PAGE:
Yes, it's true.  Claudell Washington was actually a Met, even if it was only for four months out of his 17 years in the majors.  If you blinked, you missed it.  But if you were an opposing pitcher facing the Mets during the summer of 1980, then you had a front row seat to what Washington was capable of doing on a baseball diamond.  It's no wonder Ted Turner broke the bank (and the minds of his peers) for a player like Washington.

Note:  The Most With The Least is a thirteen-part weekly series spotlighting those Mets players who performed at a high level without receiving the accolades or playing time their more established teammates got, due to injuries, executive decisions or other factors.  For previous installments, please click on the players' names below:

January 4, 2016: Benny Agbayani
January 11, 2016: Donn Clendenon
January 18, 2016: Tim Teufel
January 25, 2016: Hisanori Takahashi
February 1, 2016: Chris Jones

Monday, February 1, 2016

The Most With The Least: Chris Jones (1995-96)

Pinch-hitting is a thankless job.  It's also one of the most difficult things to do in baseball with any kind of consistency.  Take, for example, former Met Lenny Harris.  No one had more pinch hits in the history of the game than Harris, who finished his 18-year career with 212 safeties as a pinch-hitter.  From 1995 - the first season in which Harris had 50 at-bats as a pinch-hitter - through 2005, Harris batted .300 or higher in a pinch-hitting role in five of those 11 seasons.  However, he batted .220 or lower in four of the other six campaigns.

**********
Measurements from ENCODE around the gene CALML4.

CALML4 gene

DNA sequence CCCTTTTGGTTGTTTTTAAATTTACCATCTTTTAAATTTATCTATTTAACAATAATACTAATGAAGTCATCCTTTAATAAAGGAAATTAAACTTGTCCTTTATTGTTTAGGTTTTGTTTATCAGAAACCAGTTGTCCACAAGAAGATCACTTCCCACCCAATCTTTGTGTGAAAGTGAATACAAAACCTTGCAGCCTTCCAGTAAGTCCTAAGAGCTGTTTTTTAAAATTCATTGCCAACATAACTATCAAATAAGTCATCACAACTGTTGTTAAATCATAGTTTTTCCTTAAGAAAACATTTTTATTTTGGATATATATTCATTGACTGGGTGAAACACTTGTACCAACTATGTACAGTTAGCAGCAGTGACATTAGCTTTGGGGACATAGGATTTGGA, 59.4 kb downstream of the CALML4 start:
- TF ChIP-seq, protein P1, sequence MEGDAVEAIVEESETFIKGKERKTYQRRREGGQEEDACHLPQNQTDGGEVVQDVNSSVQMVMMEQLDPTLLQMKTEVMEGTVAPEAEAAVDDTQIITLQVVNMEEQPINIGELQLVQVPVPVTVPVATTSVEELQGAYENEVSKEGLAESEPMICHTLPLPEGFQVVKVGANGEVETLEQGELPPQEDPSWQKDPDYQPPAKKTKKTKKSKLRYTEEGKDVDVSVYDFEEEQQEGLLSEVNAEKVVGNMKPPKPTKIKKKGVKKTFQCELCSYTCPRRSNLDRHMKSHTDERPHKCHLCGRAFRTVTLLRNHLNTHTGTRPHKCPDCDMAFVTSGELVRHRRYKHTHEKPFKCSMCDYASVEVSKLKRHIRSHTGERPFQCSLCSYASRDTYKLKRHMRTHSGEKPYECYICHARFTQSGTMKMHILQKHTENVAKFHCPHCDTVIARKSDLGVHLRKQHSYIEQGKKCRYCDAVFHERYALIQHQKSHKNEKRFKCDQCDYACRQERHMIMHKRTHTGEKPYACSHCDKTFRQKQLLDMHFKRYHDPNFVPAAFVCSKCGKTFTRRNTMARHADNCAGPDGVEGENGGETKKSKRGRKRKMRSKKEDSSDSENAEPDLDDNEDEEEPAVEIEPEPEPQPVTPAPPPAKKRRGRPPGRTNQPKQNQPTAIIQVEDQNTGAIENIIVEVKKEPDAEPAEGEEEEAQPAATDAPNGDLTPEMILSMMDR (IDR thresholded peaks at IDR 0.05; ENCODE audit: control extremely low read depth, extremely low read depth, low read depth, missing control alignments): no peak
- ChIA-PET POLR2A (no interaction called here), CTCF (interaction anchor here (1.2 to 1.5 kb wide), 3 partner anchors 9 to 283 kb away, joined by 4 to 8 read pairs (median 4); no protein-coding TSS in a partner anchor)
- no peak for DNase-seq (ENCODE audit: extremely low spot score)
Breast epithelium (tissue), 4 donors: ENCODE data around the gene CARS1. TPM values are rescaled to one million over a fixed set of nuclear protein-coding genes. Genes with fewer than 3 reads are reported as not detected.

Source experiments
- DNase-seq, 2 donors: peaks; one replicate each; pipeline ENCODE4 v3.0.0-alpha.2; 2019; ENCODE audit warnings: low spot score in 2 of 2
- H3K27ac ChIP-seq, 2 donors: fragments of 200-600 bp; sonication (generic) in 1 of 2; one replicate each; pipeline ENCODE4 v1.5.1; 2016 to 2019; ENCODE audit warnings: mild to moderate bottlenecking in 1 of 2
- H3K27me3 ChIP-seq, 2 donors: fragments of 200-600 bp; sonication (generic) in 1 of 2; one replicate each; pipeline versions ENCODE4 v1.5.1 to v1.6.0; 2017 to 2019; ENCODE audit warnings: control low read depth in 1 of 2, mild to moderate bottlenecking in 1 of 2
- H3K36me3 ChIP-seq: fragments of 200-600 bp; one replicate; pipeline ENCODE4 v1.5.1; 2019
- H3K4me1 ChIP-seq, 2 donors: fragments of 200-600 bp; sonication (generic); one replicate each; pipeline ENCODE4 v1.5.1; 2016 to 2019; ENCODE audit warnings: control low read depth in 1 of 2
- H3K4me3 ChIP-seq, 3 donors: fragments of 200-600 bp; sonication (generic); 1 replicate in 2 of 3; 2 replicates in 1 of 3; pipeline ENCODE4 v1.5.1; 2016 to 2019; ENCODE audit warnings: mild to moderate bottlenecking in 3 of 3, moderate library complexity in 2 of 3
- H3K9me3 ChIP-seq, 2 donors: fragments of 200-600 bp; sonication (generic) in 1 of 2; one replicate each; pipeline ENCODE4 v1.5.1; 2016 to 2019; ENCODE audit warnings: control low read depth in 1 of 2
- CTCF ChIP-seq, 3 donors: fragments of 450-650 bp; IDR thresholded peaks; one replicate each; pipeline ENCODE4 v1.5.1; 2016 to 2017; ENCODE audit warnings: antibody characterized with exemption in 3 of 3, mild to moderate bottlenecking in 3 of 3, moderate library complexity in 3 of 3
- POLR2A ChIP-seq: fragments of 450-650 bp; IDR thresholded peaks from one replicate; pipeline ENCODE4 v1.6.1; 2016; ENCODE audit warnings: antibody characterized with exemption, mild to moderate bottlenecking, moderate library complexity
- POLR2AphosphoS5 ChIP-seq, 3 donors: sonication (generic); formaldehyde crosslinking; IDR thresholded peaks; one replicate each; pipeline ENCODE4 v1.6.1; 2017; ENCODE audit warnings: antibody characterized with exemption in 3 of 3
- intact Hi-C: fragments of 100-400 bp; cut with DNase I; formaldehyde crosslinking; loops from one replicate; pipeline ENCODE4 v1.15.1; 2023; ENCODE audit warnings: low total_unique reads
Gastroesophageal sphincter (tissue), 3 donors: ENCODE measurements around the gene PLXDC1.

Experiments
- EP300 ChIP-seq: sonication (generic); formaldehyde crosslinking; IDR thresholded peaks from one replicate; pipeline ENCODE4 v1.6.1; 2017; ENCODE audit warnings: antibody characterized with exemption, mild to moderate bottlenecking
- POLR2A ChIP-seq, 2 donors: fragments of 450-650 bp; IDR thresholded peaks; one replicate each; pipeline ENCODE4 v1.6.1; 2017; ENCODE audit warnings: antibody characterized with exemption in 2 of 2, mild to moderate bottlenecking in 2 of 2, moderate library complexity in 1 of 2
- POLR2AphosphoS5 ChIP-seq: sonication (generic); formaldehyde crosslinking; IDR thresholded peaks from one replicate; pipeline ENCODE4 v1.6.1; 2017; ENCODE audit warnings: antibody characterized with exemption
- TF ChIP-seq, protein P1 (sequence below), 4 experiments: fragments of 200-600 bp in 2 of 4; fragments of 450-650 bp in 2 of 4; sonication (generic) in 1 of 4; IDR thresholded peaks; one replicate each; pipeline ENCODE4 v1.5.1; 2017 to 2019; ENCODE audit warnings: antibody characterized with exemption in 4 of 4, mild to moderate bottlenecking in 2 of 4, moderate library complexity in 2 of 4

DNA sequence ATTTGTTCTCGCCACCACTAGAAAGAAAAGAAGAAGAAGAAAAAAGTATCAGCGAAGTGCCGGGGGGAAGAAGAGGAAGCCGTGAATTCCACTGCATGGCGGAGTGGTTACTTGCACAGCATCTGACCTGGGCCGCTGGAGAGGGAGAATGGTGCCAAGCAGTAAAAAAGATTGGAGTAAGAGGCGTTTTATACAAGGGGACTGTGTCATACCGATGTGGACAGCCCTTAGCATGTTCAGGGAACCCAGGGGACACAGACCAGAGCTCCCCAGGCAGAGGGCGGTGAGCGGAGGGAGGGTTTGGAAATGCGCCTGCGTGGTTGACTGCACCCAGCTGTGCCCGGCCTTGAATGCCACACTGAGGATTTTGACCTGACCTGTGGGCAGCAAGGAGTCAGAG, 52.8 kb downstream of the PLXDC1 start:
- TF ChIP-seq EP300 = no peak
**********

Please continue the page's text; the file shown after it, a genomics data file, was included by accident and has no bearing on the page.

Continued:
Another former Met who struggled mightily and succeeded wildly as a pinch-hitter was Ed Kranepool.  From 1966 to 1970, Eddie was not steady in the role, collecting just ten hits in 71 at-bats for a putrid .141 batting average.  But as easy as it was to retire Kranepool as a pinch-hitter when he was in his 20s, it became nearly impossible to keep him off base when he came up as a pinch-hitter in his 30s.  From 1974 to 1978, Kranepool batted .396 (57-for-144) in a pinch, racking up 11 doubles, one triple and five homers as a substitute hitter.

Kranepool and Harris are just two examples of how frustrating it can be for a hitter to come off the bench at a moment's notice.  But Kranepool and Harris weren't always on the bench.  In fact, Kranepool averaged nearly 500 plate appearances per year from 1964 to 1969, making the National League All-Star team as a 22-year-old first baseman in 1965, while Harris was a super utility player in the 1990s, playing every position on the field except catcher.

Meanwhile, one former Met was practically stuck to the bench during his two years in New York, starting just 62 games in his pair of seasons with the team.  When his name was in the starting lineup, he performed rather poorly.  But coming off the bench, he was a completely different player.  In fact, unlike most other pinch-hitters, this player was incredibly consistent as a sub during his time in New York, to the point where he eventually found himself walking off into the team's pinch-hitting record books.